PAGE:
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Subject: I really can't decide rss

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Ho hd
Malaysia
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18xx, Go and Puerto Rico Rocks!!!
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Hi Everyone,

I know this has been discussed many times and I have read all about them, that SoE and RoE are two different games, etc.

I can only purchase one of them and I cannot decide which one to get! Both looks good to me, omg. And please don't ask me to get both, not now. lol.

In general, our group of players have the following characteristics:

1. We have at least 5 players in every of our sessions.

2. We don't mind long and meaty games, so long as the experience is rewarding (e.g. we love Die Macher, 1856, TtA)

3. We don't quite like games with lots of luck factor and the sight of dice will usually put us off (although we will check and see the role of the dice... if not significant such as that in Die Macher, we are ok) - Perhaps SoE losses points here?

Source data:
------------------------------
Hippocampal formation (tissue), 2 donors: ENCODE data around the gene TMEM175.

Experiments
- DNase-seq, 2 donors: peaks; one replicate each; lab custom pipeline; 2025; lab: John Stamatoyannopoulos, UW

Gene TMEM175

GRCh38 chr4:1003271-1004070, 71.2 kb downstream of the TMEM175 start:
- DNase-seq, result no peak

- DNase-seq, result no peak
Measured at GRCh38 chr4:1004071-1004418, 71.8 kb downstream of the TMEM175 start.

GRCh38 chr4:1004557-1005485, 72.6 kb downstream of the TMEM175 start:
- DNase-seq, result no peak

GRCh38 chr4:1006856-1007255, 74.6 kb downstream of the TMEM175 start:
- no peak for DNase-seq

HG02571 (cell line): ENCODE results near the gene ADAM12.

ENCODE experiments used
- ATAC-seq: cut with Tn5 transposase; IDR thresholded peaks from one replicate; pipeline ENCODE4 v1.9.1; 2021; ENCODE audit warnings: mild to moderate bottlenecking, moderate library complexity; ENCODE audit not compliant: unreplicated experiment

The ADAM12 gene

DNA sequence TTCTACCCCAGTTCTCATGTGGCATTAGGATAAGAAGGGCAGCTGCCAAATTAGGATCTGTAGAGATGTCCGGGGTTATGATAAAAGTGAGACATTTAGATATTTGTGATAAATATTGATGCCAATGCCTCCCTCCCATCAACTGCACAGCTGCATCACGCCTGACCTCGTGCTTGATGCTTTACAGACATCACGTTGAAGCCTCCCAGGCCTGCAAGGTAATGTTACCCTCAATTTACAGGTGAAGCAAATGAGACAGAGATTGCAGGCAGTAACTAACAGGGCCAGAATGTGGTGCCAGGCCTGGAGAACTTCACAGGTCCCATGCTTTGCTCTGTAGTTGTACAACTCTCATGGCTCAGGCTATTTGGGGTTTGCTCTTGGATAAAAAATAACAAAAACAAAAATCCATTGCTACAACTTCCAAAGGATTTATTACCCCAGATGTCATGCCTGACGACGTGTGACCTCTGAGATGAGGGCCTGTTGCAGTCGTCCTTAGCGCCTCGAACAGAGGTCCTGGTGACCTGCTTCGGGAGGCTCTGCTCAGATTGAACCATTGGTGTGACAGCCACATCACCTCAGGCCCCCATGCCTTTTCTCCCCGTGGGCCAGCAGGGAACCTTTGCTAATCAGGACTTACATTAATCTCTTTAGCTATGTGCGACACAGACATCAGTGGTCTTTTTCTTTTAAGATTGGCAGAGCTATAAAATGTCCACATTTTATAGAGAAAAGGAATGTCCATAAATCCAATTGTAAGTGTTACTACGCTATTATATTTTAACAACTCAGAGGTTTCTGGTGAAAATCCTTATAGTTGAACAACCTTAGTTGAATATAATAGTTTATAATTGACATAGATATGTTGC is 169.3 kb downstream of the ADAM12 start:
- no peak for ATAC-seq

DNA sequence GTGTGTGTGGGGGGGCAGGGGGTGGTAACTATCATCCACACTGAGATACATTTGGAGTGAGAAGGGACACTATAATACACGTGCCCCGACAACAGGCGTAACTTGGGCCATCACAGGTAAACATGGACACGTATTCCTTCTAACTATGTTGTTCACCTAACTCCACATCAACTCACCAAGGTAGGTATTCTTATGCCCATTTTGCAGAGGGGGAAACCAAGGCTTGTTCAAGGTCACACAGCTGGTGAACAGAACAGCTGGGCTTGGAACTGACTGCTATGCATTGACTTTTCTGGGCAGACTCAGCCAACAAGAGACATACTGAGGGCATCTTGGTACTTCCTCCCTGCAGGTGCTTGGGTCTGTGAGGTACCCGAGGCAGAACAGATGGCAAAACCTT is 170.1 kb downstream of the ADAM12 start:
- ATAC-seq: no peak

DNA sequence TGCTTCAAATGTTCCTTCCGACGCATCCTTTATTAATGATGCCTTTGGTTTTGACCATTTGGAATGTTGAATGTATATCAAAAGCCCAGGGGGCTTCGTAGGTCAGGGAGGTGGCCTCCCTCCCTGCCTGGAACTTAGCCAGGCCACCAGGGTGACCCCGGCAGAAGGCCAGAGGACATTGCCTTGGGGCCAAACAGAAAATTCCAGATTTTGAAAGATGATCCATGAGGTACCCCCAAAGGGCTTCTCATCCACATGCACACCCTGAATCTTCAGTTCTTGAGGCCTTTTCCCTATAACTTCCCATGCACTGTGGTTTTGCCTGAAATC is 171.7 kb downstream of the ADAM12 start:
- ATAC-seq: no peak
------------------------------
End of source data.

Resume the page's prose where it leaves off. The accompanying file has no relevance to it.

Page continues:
4. In general, we like building more than destroying.

5. We don't like down time (I don't know who does, anyways)

6. We don't like too much unnecessary fiddling and record keeping (TtA suffers from this in our opinion but we got pass that because it is such a great game in general).

Many thanks in advance for your help.





 
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Andrei Filip
Canada
New Westminster
BC
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I've never played SoE so I can't comment of it but RoE fills all the points you described earlier. Here's in short what I find good and bad about it:

Good:
- Great aesthetics. Important if you're staring at the game for 2-3 hours.
- The reversed turns is a good mechanic that forces players to plan ahead and pay attention to the order of play.
- Great combat mechanic. Simple, clean and meaningful. I love it.
- Short civilization game
- Decent tech tree with nice strategic implications and nice integration with the terrains, favoring combos and careful planing.


Not so good: